Most retirees have multiple investment accounts at different custodians, which complicates investment management. It’s better to open accounts at one custodian and consolidate all your accounts together by type. For example, you would rollover your 401ks and IRAs into one IRA Rollover account. This simplifies management and consolidates paperwork and tax reporting, making your job easier. Some common forms that you’ll need upon retirement to implement your investment strategy are:
- New Account Forms
- Individual/Joint Account
- Trust Account
- Traditional IRA
- Roth IRA
- Transfer Forms
- Rollover Forms
- Beneficiary Designation Forms
- Systematic Withdrawal Forms
- ACH Forms (links your brokerage and bank accounts)
Rolling Over Qualified Retirement Plans
When rolling over your 401k or any type of employer-sponsored plan, it is highly important that you request a direct rollover. With a direct rollover your retirement account administrator sends you a check made out to the new IRA custodian “for the benefit of you.” If the check is directly paid to you instead of the custodian, this constitutes an indirect rollover and a 20% federal withholding will apply and a 60-day window to deposit the check into an IRA begins. If you fail to deposit the check within the 60-day window, the entire distribution will become taxable to you. To put that in perspective, if you had a $1,000,000 401k, you could lose as much as half of it to federal and state taxes (if your state assesses income tax). You can see how one seemingly minor mistake with these types of transactions can derail your retirement plan.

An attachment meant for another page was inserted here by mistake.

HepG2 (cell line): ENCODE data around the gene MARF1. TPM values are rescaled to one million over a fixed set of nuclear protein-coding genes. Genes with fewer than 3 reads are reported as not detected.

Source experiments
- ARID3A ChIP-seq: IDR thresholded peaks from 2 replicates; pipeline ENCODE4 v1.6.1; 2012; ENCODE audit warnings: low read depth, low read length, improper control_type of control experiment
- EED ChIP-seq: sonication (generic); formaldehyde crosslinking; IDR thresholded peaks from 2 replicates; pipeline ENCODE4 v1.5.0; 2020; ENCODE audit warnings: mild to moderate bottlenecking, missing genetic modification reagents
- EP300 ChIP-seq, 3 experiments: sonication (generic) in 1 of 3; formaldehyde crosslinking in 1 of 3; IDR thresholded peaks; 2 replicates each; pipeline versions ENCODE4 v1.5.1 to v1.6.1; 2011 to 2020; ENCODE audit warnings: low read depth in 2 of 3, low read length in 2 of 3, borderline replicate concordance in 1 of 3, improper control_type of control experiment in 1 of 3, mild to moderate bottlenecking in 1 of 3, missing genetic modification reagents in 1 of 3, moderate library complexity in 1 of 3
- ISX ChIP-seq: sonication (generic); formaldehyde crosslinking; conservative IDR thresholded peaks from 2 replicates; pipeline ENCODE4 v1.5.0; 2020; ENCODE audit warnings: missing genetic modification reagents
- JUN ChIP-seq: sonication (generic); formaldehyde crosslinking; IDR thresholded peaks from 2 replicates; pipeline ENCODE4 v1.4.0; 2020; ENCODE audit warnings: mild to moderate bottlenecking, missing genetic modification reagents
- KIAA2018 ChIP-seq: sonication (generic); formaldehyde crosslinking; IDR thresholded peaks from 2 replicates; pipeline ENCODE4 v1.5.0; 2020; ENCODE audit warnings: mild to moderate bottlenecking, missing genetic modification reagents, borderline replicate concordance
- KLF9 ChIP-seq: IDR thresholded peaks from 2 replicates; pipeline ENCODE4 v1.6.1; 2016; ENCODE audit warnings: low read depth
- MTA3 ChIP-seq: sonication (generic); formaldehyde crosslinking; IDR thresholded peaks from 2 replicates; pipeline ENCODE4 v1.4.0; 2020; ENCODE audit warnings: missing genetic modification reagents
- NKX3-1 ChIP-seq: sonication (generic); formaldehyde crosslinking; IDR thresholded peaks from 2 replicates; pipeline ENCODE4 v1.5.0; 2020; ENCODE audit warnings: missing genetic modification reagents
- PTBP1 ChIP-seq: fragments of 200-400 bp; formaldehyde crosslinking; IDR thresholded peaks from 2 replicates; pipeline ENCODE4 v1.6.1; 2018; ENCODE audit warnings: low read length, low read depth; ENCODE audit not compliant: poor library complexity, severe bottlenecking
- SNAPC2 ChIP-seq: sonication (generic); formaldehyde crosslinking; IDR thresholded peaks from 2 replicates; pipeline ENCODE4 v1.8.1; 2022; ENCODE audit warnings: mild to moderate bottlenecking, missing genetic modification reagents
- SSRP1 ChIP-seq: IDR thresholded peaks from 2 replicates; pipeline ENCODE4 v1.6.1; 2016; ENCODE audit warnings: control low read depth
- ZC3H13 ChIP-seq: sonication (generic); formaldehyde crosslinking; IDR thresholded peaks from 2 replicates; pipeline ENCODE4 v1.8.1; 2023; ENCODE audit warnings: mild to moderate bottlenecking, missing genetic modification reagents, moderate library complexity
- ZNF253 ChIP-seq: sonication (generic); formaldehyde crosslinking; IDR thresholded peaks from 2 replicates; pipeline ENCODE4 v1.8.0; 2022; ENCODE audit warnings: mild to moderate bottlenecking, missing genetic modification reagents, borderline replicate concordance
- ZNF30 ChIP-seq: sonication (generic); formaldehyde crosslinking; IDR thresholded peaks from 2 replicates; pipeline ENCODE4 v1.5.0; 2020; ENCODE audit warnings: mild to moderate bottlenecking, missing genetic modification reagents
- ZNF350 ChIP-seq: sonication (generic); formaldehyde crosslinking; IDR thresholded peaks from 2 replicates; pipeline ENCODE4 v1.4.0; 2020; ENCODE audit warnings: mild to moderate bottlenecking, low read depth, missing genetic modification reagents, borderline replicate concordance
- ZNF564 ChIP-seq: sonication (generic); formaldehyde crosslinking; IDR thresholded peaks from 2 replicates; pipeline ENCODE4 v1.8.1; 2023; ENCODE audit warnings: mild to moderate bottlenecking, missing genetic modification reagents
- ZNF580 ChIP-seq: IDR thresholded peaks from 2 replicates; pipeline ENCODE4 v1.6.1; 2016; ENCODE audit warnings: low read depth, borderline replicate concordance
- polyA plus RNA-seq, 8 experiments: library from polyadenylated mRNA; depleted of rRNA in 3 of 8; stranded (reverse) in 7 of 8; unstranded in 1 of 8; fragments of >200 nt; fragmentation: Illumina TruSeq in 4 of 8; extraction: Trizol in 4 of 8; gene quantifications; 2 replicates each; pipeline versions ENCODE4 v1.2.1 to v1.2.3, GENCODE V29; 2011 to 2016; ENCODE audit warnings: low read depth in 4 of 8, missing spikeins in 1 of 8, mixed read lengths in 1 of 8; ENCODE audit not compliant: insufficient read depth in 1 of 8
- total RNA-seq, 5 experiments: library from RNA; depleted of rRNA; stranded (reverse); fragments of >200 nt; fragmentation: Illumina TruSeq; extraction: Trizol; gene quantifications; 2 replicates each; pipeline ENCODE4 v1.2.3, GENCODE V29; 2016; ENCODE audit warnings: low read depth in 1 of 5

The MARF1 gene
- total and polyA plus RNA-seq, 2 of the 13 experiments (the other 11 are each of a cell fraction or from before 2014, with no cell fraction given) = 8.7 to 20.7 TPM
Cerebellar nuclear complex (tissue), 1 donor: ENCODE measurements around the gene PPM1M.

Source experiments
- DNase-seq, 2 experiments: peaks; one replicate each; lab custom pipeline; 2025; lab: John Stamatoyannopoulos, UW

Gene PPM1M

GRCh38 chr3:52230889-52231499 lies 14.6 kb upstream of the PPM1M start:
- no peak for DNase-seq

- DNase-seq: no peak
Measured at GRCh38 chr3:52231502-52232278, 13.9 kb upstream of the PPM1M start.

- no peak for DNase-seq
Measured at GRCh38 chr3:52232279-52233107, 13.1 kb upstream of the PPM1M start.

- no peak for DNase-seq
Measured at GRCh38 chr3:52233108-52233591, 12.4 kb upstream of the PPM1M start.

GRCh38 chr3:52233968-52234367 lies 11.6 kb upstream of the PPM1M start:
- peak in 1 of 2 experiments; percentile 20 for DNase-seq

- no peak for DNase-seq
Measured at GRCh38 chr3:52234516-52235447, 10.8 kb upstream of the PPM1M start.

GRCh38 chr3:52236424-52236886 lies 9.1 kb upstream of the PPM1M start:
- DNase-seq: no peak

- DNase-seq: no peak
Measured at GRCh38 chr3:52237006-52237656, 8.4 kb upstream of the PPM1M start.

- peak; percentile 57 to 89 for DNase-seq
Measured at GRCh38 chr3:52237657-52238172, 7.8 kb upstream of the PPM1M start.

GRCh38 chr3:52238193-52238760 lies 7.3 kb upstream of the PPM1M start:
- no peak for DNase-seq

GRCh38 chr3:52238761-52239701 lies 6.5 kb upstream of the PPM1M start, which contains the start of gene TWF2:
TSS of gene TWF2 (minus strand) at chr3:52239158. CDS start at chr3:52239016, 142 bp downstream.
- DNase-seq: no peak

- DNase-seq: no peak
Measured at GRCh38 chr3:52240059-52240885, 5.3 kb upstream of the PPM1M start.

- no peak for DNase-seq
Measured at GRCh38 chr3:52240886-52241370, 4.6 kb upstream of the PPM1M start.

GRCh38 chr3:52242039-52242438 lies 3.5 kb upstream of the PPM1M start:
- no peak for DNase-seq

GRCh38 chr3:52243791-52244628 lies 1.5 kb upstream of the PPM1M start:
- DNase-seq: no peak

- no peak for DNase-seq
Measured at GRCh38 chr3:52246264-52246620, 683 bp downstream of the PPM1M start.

A few other considerations need to be made when rolling over a 401k and other qualified plans. The first is to identify whether you have you have any after-tax contributions in your retirement plan. These contributions occur if you have ever contributed more than the maximum annual defined contribution limit allowed by the IRS. This means that you have money that has already been taxed in addition to your pre-tax balance. When you request your direct rollover from your administrator, you will want to request two checks: one for the pre-tax balance to be deposited in your IRA Rollover and another for the after-tax balance to be deposited in your Roth IRA. If you fail to get two separate checks and the entire amount is deposited to your IRA Rollover, you will have lost out on all of the future tax-free growth on the after-tax balance.
Lastly, if you have large amounts of company stock in your retirement plan with a low cost basis, you may want to consider the net unrealized appreciation strategy (NUA). NUA is the increase in value of employer stock while held in a qualified retirement plan. The Internal Revenue Code (IRC 402) allows employees to take a lump-sum distribution of their qualified plan, pay ordinary income tax on the cost basis, and then pay long-term capital gains on the growth. Anyone who holds large amounts of company stock in their qualified plans should evaluate an NUA strategy.